How to Champion Individuals With Disabilities Through Nursing Care
AREA OF FOCUS: disabilities
A single sentence from a 2009 article in the Journal of the American Medical Association made an indelible impression on Suzanne C. Smeltzer, EdD, RN, ANEF, FAAN. “It may have been a throwaway line, but it was profound for me: ‘Disability is a universal experience that will affect every single one of us without exception at some time in our lives,’” she recalls.
Dr. Smeltzer, the Richard and Marianne Kreider Endowed Professor in Nursing for Vulnerable Populations and evaluation coordinator, now dedicates her career to ensuring nurses will be able to care for the 60 million people living with disabilities in the US, as well as those who follow.
Dr. Smeltzer was inducted into Sigma’s 2019 International Nurse Researcher Hall of Fame in recognition of the impact of her research and advocacy for health care access and quality care for people with disabilities.
Toward that end, she was instrumental in the development of the Advancing Care Excellence series on disability (ACE.D). Created in collaboration with Villanova colleagues and the National League for Nursing, it provides vital information for nurses, nursing faculty and students, nationally and internationally, about caring for persons with disabilities. “The materials have been accessed from NLN’s website over 70,000 times in less than a year,” says Dr. Smeltzer.
“Caring for people with disabilities is not ‘specialty’ practice—it is general practice, for all health care professionals.”
Suzanne C. Smeltzer, EdD, RN, ANEF, FAAN
She also partnered with Elizabeth Blunt, PhD, RN, FNP-BC, the College’s clinical professor and coordinator of Nurse Practitioner Programs, to create an indispensable resource in the form of an informational toolkit for Villanova faculty, as well as nursing programs and faculty across the nation. Available online, it identifies a set of competencies necessary for working with persons with disabilities for both undergraduate students and nurse practitioners.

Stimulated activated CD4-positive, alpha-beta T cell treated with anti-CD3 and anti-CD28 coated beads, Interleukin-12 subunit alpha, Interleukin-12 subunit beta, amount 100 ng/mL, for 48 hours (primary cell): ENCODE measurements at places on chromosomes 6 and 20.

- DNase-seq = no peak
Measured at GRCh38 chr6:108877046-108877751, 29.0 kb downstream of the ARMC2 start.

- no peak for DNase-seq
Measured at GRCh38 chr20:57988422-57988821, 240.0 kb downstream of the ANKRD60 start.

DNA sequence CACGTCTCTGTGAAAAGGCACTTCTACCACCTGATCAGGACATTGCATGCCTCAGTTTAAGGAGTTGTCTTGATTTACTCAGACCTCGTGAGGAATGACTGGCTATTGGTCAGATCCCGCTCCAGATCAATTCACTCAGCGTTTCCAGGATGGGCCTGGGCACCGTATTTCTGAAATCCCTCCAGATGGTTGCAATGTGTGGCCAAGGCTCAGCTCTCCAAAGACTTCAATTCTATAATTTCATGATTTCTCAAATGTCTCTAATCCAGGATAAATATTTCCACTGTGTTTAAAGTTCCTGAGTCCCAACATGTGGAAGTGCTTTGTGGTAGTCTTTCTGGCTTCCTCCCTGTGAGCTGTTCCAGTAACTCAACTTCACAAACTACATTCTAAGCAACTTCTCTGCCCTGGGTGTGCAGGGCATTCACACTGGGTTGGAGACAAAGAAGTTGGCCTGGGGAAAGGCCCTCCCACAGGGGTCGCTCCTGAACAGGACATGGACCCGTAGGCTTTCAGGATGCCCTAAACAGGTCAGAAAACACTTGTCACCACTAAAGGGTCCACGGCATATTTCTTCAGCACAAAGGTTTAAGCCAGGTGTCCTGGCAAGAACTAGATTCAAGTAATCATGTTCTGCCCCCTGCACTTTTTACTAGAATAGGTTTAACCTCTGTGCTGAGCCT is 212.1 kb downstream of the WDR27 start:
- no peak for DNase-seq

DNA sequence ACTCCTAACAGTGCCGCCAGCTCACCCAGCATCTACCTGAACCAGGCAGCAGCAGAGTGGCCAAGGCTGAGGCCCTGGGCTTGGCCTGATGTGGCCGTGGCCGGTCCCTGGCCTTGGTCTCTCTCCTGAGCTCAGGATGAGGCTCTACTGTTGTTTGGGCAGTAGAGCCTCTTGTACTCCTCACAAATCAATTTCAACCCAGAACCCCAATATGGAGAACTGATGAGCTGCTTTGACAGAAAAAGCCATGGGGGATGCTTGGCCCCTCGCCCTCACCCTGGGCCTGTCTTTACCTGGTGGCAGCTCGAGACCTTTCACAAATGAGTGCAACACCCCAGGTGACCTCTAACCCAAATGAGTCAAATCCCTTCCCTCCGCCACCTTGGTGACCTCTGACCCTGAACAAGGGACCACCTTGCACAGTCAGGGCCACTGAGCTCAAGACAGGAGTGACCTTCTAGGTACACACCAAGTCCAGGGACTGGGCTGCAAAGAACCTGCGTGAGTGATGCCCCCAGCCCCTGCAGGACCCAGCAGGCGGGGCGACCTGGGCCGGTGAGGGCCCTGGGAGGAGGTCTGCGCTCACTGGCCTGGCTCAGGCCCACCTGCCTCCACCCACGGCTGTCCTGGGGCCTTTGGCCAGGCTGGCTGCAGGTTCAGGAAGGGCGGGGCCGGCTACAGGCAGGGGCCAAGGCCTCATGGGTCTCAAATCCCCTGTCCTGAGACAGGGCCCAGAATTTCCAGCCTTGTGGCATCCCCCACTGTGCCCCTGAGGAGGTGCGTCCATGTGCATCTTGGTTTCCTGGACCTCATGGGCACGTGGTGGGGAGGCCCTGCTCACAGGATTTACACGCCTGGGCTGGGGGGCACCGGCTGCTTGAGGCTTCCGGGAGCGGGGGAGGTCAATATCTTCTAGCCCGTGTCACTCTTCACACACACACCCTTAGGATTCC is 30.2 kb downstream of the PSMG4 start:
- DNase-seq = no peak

Such standardized competencies had not been established prior to this effort. Funded by a grant from the Health Resources and Services Administration, Dr. Smeltzer and Dr. Blunt worked with national experts and people with disabilities to put this toolkit together. Concise and precise, the toolkit offers curricular content that nursing faculty can integrate into existing curriculum and provides a detailed practice guide for NPs and RNs serving patients with disabilities.
In the course of her research, Dr. Smeltzer interviewed health care providers for pregnant women with disabilities. "I asked, ’Did you have any training to care for people with disabilities anywhere in your education?" she recalls. "Not a single person said ’yes.’" For Dr. Smeltzer, this experience further validated the need for the kind of resource they were creating.
That won’t be the case for Villanova Nursing graduates. Dr. Smeltzer and colleagues are seamlessly weaving education about people with disabilities into existing coursework. “We recruit people with disabilities and train them to be standardized patients in our simulation lab,” she says. “Students come into the lab for the usual simulation, but they have patients with real disabilities.” Students have reported that the experience was incredibly valuable.
“Caring for people with disabilities is not ‘specialty’ practice—it is general practice, for all health care professionals, in all disciplines and in all settings,” Dr. Smeltzer says. “Educators must make sure nurses know how to care for people with disabilities, because it’s going to be all of us.”